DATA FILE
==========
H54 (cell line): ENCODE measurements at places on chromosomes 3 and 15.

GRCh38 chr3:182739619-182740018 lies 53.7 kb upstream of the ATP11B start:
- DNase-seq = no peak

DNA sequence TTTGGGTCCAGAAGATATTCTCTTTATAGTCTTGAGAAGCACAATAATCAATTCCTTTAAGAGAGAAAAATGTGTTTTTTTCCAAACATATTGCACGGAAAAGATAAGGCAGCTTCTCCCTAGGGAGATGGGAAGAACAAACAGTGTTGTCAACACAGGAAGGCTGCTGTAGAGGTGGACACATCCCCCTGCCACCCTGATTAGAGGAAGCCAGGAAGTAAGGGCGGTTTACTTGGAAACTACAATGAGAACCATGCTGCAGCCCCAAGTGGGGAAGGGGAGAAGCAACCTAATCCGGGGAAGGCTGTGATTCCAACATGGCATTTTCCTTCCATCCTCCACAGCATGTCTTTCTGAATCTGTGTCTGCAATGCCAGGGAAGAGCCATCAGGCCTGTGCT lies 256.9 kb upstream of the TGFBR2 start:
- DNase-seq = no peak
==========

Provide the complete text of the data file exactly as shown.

H54 (cell line): ENCODE measurements at places on chromosomes 3 and 15.

GRCh38 chr3:182739619-182740018 lies 53.7 kb upstream of the ATP11B start:
- DNase-seq = no peak

DNA sequence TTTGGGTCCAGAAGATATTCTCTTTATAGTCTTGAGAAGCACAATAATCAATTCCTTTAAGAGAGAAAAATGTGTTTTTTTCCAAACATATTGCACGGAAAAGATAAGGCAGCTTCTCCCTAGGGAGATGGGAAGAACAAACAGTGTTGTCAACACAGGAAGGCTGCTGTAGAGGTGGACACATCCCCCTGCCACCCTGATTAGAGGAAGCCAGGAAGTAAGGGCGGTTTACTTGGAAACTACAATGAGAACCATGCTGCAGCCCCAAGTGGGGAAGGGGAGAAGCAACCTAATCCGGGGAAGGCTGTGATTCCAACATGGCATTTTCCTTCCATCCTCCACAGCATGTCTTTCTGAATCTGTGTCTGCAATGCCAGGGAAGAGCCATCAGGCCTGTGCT lies 256.9 kb upstream of the TGFBR2 start:
- DNase-seq = no peak